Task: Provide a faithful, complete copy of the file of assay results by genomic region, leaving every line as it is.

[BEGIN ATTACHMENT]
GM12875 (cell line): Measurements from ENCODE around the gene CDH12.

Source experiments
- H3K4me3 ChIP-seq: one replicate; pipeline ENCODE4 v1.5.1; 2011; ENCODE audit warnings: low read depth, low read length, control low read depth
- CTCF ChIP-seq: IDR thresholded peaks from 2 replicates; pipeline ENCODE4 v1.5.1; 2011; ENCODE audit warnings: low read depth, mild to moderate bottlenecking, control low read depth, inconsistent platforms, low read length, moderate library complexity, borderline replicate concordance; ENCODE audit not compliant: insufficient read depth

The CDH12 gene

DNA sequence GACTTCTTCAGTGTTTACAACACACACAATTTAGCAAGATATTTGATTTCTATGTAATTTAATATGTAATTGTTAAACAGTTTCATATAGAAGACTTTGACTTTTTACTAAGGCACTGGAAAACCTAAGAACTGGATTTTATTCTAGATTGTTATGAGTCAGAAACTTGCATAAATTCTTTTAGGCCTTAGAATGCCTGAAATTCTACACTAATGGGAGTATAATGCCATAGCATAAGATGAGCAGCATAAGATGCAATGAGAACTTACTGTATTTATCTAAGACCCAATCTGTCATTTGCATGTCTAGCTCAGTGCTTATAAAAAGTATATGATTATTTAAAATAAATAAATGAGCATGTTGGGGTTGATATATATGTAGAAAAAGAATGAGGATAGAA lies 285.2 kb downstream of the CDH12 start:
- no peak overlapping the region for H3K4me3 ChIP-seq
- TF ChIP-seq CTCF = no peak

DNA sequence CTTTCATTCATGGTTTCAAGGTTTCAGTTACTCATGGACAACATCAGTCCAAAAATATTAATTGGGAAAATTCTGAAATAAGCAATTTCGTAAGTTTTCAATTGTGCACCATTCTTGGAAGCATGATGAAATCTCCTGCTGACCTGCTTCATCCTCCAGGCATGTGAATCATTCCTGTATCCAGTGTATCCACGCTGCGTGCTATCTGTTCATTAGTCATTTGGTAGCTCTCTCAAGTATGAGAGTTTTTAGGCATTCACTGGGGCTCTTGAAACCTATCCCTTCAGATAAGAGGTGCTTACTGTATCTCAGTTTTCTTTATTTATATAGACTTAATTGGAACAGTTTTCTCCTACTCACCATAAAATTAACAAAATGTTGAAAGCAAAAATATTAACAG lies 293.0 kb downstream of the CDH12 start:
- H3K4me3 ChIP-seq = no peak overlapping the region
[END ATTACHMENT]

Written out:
GM12875 (cell line): Measurements from ENCODE around the gene CDH12.

Source experiments
- H3K4me3 ChIP-seq: one replicate; pipeline ENCODE4 v1.5.1; 2011; ENCODE audit warnings: low read depth, low read length, control low read depth
- CTCF ChIP-seq: IDR thresholded peaks from 2 replicates; pipeline ENCODE4 v1.5.1; 2011; ENCODE audit warnings: low read depth, mild to moderate bottlenecking, control low read depth, inconsistent platforms, low read length, moderate library complexity, borderline replicate concordance; ENCODE audit not compliant: insufficient read depth

The CDH12 gene

DNA sequence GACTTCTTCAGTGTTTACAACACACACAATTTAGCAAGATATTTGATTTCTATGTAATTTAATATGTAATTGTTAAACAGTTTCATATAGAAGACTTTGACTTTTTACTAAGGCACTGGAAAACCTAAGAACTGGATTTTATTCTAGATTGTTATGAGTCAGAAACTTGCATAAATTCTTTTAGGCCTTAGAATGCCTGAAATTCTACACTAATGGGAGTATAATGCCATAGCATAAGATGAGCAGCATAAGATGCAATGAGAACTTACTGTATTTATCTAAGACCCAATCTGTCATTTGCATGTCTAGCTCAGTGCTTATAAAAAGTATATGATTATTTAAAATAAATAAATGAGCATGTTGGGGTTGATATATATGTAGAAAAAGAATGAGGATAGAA lies 285.2 kb downstream of the CDH12 start:
- no peak overlapping the region for H3K4me3 ChIP-seq
- TF ChIP-seq CTCF = no peak

DNA sequence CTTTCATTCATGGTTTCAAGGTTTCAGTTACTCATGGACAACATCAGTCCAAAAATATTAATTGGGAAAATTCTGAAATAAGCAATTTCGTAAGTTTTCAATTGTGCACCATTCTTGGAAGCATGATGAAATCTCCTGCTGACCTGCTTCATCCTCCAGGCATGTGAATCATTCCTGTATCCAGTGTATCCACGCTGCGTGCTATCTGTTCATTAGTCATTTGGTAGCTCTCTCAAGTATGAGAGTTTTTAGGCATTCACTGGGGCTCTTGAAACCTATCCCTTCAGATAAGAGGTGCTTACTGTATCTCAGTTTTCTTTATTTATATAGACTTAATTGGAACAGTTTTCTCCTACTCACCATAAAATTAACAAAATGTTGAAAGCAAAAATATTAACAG lies 293.0 kb downstream of the CDH12 start:
- H3K4me3 ChIP-seq = no peak overlapping the region